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Join Us For Worship!

Join Us For Worship!
Sundays at 8:30AM, 9:45AM, and 11AM

Friday, October 25, 2013

Pastor Keith's Sermon for Sunday




REFORMATION SERMON BASED UPON John 8:31-36

OCT 27th 2013

The Rev. Dr. Keith A. Spencer,

Trinity Lutheran Church, Pembroke Pines, FL  

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So if the Son makes you free, you will be free indeed.
Are we free?
Are we truly free?

So if the Son makes you free, you will be free indeed.
So says Jesus.
And so I ask: Are we free?

Do we claim, you and I, the freedom to choose?
Have we given up blaming God as some spiritual puppet master pulling the strings – saying as people so often like to say – that everything happens for a reason - we meaning or they meaning, those who say it, that everything that happens, happens, because God wills it to happen, some divine plan unfurling, unfolding, playing out, a drama written by God before the beginning of time, and we playing out our parts superbly, dotting every “I,” crossing every “T,” never missing a beat, a line, a word, an action, a step, a breath, a wink, every word spoken because God has willed it to be…just…like…that.   

If the Son makes you free, you will be free indeed.

Do we truly believe it? That as we dig deeper than the aphorisms of some cultural faith, beyond the bumper sticker faith of “everything happens for a reason” conflated with God’s will; that we will find a God of freedom?

I pray that we do believe it. That we confess it. That we give thanks for it. That we acknowledge it as dwelling at the very heart of the Christian faith, our freedom in Christ. We acknowledging that we cannot free ourselves, but Christ has freed us. Christ has set us free.

So if the Son makes you free, you will be free indeed.

See, that is what happened. God, in and through Jesus Christ, broke the bonds of sin and death, their hold no longer the ultimate reality for us. Sin still stalking our world, our lives, tempting us, drawing us away from God, but it power no longer unchecked. Our hope no longer a frustrating exercise in navel gazing and self-interest. Our hope no longer ending in death whose last word mocked us at every turn. No more for us.  

See, this is what happened: Our new selves, having been washed in the waters of baptism where we died to ourselves so that reborn we might live for Christ, freed in Christ, our new selves filled with the Holy Spirit, can now in Christ turn from our old ways to the ways of God, repent, turn around, start afresh, anew, renewed, forgiven.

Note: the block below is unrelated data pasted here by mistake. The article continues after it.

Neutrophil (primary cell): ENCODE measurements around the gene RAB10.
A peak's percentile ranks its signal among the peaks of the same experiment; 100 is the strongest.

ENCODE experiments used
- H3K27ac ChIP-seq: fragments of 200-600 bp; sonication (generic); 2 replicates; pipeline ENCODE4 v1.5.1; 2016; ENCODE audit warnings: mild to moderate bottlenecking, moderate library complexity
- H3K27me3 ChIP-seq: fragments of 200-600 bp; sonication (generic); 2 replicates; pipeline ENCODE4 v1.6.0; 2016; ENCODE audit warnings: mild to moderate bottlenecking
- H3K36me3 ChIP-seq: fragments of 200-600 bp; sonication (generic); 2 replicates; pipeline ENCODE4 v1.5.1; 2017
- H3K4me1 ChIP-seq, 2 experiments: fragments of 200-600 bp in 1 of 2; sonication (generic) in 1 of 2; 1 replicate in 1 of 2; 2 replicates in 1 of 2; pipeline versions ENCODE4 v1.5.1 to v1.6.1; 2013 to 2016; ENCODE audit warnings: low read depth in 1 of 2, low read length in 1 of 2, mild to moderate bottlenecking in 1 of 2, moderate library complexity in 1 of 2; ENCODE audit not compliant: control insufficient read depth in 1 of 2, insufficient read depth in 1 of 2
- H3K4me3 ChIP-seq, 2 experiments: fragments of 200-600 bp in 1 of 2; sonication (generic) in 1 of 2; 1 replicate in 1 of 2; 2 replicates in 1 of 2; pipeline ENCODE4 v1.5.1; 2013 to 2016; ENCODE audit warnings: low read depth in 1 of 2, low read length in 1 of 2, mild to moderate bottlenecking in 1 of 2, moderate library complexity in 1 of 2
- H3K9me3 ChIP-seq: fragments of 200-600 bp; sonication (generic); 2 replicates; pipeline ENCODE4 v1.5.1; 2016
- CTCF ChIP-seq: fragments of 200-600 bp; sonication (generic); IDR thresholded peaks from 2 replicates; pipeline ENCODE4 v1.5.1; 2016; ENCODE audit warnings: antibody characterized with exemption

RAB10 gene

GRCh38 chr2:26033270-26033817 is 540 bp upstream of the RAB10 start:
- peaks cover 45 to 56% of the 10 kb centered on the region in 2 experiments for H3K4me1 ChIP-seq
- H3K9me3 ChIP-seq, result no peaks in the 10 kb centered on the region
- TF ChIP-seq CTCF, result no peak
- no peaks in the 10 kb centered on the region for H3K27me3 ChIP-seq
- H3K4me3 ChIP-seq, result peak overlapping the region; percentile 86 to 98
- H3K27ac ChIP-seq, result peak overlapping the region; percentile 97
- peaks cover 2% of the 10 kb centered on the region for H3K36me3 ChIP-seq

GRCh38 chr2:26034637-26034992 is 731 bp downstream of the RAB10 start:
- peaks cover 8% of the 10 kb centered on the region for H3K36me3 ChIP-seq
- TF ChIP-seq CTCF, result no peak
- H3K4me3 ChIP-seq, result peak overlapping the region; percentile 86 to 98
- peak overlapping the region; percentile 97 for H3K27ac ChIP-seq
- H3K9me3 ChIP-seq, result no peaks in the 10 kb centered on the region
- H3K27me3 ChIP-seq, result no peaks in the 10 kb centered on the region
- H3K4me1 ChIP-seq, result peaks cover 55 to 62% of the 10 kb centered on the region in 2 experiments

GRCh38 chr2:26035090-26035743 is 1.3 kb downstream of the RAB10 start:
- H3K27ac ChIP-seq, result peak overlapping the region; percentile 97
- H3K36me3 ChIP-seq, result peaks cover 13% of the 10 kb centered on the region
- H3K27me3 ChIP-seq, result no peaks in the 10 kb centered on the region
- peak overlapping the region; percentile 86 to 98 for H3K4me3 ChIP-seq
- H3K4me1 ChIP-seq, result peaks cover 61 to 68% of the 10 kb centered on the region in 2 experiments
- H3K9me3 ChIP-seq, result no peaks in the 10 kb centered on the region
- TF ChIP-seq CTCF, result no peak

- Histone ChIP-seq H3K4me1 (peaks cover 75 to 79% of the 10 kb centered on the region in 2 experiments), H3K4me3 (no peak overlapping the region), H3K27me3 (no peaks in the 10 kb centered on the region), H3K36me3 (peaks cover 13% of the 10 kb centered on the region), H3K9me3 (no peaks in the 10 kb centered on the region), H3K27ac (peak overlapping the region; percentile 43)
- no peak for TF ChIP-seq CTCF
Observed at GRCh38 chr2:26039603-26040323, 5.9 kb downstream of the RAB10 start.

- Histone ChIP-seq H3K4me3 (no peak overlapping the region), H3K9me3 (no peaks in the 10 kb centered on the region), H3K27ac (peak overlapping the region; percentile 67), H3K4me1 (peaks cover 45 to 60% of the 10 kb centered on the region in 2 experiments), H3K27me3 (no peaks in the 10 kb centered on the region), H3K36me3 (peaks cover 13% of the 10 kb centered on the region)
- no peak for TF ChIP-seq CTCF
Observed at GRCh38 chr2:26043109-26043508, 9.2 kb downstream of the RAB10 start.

If the Son makes you free, you will be free indeed.

 
If freedom in and through Christ is at the heart of our Christian faith then Luther says we should take that freedom and use it to serve and love God and neighbor.

Listen: this is where it all comes together or all falls apart.
Loving and serving God and loving and serving neighbor.

And if that is too complicated, then we can distill it down to this: We show our greatest and deepest love for God in loving and serving our neighbor. There is no clearer and more honest and humble way to embody Christ, then by loving and serving our neighbor with all of our heart, all of our mind, all of our souls and all of our strength.

Let me say that again: There is no clearer and more honest and humble way to embody Christ, then by loving and serving our neighbor with all of our heart, all of our mind, all of our souls and all of our strength.

Oh, there are other things we could do with our freedom.

We could complain about this or that, parroting the complaints of others, our friends and neighbors and colleagues; or people we hear on the TV or radio or catch on the internet, Facebook being a place where complainers gather like Wildebeests in Africa at the watering hole during the dry season. We could spend our freedom complaining and accomplish nothing else.  

We are free to do that, like we are free to ignore the poor, the hungry, the unemployed and underemployed, the abused, those kept in modern slavery in our state, in our country, in our world; the plight of the immigrants, legal or not, who are to the surprise of some and probably too many, children of God and our brothers and sisters in Christ, and likely facing a mountain of abuse, misunderstanding, racism, prejudice and need, they and their children and their children’s children. We could spend our freedom ignoring the poor, and the hungry, and the immigrant, and the marginalized and accomplish nothing else.  

We are free to do that, like we are free to live for ourselves, to be a church that exists to serve its members, to care for their needs with all of its strength, its passion and its resources; to turn away from the mission field, leave the seed of God’s word, God’s love, God’s grace – all meant for scattering out in the mission field – we could instead leave it in some dark corner or closet along with boxes of old Sunday school filmstrips, and Bible songs on 33 rpm LPs and bags of countless tinsel of Christmases long past; leave it all and withdraw from the world, to create our own world inside these walls.  But let me ask: Would we use our freedom to be that church? A church of moats and drawbridges that withdraws from the world?

If the Son makes you free, you will be free indeed.

The Reformation that we commemorate this day was about God and God’s gift of a grace-infused freedom. And we are free, my friends. We are free to make choices as children of God and together as a community of faith. And each and every choice we make, or will ever make, bears witness to the world about the heart of God. And what will our witness be?

What will our witness of the heart of God be?

Amen.

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